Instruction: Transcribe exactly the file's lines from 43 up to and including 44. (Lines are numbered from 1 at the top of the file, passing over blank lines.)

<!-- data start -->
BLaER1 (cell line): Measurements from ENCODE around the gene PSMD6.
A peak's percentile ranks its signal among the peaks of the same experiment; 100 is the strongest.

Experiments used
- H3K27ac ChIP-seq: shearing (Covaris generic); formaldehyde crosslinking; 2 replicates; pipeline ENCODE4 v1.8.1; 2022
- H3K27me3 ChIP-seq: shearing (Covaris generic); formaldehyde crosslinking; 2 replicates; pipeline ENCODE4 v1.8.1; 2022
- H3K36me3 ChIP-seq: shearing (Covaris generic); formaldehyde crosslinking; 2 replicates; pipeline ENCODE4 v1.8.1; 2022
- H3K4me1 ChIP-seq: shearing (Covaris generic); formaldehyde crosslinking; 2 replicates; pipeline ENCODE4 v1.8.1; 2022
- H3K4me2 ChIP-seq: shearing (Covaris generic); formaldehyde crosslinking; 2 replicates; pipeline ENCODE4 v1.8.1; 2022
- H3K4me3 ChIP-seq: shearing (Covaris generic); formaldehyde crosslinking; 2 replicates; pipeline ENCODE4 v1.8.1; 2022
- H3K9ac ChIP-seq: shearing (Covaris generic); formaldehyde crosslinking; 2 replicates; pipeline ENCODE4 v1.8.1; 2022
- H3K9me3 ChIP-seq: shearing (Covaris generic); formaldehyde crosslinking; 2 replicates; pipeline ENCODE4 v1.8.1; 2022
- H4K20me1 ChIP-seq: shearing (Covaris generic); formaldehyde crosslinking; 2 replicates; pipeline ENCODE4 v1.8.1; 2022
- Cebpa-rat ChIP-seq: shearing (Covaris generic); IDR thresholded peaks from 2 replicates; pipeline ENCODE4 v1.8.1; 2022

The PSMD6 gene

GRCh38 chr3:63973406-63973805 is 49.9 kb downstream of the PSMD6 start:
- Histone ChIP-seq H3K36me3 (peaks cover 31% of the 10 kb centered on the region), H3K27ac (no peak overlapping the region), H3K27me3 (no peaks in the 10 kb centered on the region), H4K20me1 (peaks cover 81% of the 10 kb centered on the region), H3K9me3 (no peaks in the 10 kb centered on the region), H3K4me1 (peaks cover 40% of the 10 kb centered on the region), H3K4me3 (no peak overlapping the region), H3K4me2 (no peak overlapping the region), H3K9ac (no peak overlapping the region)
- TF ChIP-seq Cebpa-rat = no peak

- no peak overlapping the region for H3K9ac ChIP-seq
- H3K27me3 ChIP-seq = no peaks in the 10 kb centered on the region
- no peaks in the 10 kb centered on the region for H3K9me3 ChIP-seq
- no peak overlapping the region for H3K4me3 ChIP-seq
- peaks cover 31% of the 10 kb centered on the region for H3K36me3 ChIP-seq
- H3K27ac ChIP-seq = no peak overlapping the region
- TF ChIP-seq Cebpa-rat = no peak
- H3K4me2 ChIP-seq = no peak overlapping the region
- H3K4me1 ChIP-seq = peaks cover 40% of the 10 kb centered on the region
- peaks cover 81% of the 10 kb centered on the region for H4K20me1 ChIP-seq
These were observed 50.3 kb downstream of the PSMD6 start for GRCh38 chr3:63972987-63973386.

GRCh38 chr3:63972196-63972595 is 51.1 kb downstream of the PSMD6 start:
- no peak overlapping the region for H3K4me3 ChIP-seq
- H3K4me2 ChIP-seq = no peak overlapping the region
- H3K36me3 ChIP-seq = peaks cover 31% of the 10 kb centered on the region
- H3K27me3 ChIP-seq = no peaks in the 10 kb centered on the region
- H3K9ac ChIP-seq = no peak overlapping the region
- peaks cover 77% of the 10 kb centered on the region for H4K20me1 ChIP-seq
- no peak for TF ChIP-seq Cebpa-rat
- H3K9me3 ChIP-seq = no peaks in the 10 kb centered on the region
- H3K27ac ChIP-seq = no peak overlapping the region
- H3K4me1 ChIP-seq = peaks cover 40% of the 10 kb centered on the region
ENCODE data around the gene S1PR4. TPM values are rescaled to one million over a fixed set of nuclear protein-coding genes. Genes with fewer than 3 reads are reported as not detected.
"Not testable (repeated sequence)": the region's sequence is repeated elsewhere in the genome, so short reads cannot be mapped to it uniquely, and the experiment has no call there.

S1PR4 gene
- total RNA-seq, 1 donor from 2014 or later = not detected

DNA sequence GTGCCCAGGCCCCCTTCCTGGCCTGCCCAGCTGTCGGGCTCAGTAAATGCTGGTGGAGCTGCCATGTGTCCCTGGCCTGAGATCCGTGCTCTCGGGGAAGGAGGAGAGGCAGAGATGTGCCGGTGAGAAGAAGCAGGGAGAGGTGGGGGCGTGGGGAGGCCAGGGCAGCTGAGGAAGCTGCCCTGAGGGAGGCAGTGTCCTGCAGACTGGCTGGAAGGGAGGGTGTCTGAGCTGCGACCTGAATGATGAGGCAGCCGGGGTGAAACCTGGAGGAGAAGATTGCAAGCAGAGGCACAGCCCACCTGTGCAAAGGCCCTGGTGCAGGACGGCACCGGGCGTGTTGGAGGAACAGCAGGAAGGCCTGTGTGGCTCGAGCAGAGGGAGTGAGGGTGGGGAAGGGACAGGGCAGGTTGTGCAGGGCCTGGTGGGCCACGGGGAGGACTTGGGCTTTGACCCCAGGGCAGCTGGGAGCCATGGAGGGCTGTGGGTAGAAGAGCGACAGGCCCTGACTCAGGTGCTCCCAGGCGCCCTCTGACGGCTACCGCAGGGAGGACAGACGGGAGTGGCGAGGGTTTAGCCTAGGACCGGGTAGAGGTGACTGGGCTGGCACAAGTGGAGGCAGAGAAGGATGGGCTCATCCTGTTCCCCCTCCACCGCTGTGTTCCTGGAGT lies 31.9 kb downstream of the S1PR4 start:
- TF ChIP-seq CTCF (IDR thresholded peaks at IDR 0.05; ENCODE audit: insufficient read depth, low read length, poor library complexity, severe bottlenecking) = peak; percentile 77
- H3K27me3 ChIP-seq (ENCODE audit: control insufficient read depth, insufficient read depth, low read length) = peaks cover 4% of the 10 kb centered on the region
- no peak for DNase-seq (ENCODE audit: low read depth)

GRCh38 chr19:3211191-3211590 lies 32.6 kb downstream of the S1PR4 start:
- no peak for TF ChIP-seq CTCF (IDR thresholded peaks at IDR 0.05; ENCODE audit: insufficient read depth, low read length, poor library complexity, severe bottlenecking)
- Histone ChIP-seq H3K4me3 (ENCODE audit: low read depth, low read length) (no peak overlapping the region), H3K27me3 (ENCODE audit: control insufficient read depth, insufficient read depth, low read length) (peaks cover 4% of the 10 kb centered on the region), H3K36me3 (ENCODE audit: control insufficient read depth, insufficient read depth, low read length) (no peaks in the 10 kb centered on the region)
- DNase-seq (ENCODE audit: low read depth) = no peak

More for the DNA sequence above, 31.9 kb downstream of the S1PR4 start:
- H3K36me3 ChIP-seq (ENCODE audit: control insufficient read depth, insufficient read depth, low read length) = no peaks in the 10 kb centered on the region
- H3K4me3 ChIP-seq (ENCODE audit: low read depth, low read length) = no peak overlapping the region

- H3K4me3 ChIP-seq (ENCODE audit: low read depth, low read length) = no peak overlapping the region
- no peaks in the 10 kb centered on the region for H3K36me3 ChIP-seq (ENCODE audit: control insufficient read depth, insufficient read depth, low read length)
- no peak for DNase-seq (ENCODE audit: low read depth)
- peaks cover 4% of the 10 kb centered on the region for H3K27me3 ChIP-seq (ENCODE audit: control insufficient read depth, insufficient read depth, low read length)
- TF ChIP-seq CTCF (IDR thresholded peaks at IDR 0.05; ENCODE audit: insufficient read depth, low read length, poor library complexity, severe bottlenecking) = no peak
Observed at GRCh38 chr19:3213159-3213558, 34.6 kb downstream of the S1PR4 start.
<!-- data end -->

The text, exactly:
- total RNA-seq, 1 donor from 2014 or later = not detected

DNA sequence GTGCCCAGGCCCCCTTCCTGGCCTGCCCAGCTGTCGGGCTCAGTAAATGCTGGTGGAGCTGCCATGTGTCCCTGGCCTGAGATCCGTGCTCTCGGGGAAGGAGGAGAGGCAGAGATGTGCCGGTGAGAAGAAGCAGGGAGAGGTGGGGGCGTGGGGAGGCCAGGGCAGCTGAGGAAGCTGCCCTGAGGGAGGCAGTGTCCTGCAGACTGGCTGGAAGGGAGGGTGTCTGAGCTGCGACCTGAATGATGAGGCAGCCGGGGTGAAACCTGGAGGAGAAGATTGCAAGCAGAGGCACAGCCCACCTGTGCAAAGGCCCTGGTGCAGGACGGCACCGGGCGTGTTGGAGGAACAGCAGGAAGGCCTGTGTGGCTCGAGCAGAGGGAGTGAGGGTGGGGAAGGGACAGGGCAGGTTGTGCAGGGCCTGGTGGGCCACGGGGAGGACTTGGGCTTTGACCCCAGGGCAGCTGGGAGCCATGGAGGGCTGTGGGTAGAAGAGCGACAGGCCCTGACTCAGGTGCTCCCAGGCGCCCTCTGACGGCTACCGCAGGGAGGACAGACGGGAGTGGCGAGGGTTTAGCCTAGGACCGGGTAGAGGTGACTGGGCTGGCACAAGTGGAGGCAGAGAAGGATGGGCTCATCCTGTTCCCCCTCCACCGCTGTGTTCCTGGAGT lies 31.9 kb downstream of the S1PR4 start: